Mystery material

Photos courtesy of Sgt. Matthew Furman/Melvindale Police Department Foam collects July 31 after seeping out of a manhole cover and spilling down the embankment, onto the sidewalk and road, forcing a partial closure of Schaefer Highway.

Photos courtesy of Sgt. Matthew Furman/Melvindale Police Department
Foam collects July 31 after seeping out of a manhole cover and spilling down the embankment, onto the sidewalk and road, forcing a partial closure of Schaefer Highway.

By SUE SUCHYTA
Sunday Times Newspapers

MELVINDALE – For a city in the shadow of a chemical refinery, when white and brown foam spills out of a manhole cover, it’s time to close the road and start sampling.

In two recent environmental incidents, on July 21 and 31, similar substances seeped from a manhole cover and spilled down the embankment, onto the sidewalk and road, forcing a partial closure of Schaefer Highway.

Police Sgt. Ellis Slaughter observed at 6:15 p.m. July 31 that foam was spilling down the embankment and onto the sidewalk and Schaefer Highway, covering the southbound lanes and part of the turn lane for about 50 feet.

Sgt. Matthew Furman and Officer John Ginther went to the location to help Slaughter shut down the southbound lanes of Schaefer. Eventually the road was shut down in both directions from Hess Street to I-75.

Maintenance Engineer Richard Hodges from the Wayne County Road Commission arrived on site, said he was unfamiliar with the residue and made arrangements for a cleanup crew to report to the location. Personnel from the WCRC then arrived to assist with traffic control.

Furman contacted the Environmental Protection Agency National Response Center, as well as the Michigan Department of Environmental Quality, who alerted the MDEQ Water Resource Division.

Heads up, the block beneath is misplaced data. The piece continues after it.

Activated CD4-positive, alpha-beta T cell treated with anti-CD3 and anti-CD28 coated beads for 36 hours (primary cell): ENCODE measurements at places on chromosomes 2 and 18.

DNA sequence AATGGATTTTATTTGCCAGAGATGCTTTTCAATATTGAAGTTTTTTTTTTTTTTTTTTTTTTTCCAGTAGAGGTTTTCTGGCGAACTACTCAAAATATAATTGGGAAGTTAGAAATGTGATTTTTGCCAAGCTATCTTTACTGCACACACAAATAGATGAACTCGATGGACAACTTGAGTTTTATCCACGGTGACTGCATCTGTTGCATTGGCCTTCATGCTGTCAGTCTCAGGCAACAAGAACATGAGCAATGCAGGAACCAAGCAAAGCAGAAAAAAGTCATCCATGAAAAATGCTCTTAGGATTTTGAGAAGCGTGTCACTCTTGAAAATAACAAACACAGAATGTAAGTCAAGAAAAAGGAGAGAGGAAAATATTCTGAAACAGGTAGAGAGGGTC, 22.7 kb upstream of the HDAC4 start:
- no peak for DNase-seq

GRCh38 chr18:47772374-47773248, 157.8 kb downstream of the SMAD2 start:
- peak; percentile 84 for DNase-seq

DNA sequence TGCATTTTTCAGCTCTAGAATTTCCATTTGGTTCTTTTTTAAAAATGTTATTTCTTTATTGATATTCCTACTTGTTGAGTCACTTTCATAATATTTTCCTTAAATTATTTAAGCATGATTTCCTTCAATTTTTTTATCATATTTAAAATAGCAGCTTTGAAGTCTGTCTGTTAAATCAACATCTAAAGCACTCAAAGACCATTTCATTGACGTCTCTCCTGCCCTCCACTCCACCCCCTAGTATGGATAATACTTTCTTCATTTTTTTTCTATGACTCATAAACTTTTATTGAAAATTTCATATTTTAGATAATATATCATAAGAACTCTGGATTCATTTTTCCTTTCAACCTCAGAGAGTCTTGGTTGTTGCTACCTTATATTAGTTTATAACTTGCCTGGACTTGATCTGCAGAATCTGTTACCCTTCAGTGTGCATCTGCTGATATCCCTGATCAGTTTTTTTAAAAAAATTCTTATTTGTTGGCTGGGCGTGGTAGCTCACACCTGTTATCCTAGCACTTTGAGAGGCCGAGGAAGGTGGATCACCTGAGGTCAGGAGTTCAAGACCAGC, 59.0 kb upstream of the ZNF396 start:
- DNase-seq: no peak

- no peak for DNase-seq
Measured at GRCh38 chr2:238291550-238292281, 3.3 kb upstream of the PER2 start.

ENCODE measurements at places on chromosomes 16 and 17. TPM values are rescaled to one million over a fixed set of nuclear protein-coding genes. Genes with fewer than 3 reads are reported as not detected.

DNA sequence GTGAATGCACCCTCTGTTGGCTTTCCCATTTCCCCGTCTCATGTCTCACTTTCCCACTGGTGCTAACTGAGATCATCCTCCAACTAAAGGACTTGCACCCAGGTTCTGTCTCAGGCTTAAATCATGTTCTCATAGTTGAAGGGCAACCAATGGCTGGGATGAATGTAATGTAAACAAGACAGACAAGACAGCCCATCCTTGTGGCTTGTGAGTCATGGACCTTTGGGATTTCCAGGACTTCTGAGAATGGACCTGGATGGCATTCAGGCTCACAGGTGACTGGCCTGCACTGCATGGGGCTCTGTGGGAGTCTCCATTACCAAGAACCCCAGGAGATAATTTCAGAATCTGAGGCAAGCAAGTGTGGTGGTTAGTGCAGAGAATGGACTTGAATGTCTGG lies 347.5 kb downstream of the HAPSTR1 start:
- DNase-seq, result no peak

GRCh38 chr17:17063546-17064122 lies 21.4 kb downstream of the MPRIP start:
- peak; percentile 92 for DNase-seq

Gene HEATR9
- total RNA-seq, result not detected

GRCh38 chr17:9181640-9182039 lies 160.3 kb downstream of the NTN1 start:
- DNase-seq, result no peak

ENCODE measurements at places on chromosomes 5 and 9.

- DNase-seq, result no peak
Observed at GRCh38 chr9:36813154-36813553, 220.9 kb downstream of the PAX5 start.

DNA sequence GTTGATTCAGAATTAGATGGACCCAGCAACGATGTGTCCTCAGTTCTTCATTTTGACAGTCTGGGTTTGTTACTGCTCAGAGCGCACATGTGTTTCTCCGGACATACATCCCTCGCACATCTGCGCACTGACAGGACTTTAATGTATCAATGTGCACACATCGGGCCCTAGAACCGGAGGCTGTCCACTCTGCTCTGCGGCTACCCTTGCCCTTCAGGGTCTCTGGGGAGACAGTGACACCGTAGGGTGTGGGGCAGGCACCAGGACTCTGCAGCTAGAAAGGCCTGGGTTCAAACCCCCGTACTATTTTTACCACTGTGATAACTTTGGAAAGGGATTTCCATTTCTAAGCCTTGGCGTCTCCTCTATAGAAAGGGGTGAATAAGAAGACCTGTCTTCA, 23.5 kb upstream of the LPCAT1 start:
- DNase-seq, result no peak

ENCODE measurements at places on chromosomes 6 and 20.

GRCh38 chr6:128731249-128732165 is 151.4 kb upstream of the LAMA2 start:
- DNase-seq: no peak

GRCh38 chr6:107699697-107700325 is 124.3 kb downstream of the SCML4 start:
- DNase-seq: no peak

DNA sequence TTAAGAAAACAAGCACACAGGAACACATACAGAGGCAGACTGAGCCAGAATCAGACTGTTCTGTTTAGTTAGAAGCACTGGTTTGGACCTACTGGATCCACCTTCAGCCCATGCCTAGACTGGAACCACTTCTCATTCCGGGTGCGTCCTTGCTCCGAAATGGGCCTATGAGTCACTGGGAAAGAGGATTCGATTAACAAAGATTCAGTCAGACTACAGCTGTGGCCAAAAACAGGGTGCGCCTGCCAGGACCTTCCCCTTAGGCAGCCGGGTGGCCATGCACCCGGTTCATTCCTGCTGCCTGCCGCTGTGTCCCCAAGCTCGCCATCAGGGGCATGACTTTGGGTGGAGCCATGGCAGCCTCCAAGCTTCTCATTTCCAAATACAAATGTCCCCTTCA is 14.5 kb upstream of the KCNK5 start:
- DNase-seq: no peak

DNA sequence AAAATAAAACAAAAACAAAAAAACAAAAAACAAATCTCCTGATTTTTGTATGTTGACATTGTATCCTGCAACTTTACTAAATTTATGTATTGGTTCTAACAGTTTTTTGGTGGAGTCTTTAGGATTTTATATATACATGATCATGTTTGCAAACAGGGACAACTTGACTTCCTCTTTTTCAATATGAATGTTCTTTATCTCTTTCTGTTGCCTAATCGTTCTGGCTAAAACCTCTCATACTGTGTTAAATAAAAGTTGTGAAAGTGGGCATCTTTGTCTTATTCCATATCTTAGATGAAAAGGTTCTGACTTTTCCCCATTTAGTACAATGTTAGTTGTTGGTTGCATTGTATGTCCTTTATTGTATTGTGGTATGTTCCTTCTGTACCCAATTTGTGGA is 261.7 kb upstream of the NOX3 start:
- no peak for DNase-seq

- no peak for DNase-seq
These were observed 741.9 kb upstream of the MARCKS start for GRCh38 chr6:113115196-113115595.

Marathon Refinery Supervisor Mike Kane went to the site and said he had never seen a similar substance, and said that Marathon’s operations had nothing that would cause a foam-like substance to form. He also said no Marathon firefighting training using foam had been performed recently in the vicinity.

Furman also contacted Melinda Steffler, district supervisor of the MDEQ Water Resources Division, and sent photos to her as well.

A Dearborn fire official, who spoke on the condition of anonymity, said he didn’t want to speculate about the substance, and while no foam was used on the Oakwood Food Center fire, temperatures were hot enough inside the building to melt plastic containers containing detergent, which could have allowed detergent to spill out of the containers and potentially wash into the storm sewers.

Dearborn Deputy Fire Chief Steve Densmore and Battalion Chief Dave Lambrix were at the July 31 scene.
Furman then contacted Melvindale Police Chief John Allen, who contacted Mayor Stacy Bazman, who authorized a chemical test of the foam.

Densmore contacted the Wayne County Hazmat Unit, which headed to the location. Ten minutes prior to the unit’s arrival, a heavy rain began to wash away the current residue, but the rain also cause more foam to gush out of the manhole cover and onto the road, from which samples were drawn.

Following the rainfall, the site was cleared, and traffic was allowed to re-enter the road.

(Sue Suchyta can be reached at sue.suchyta@yahoo.com.)

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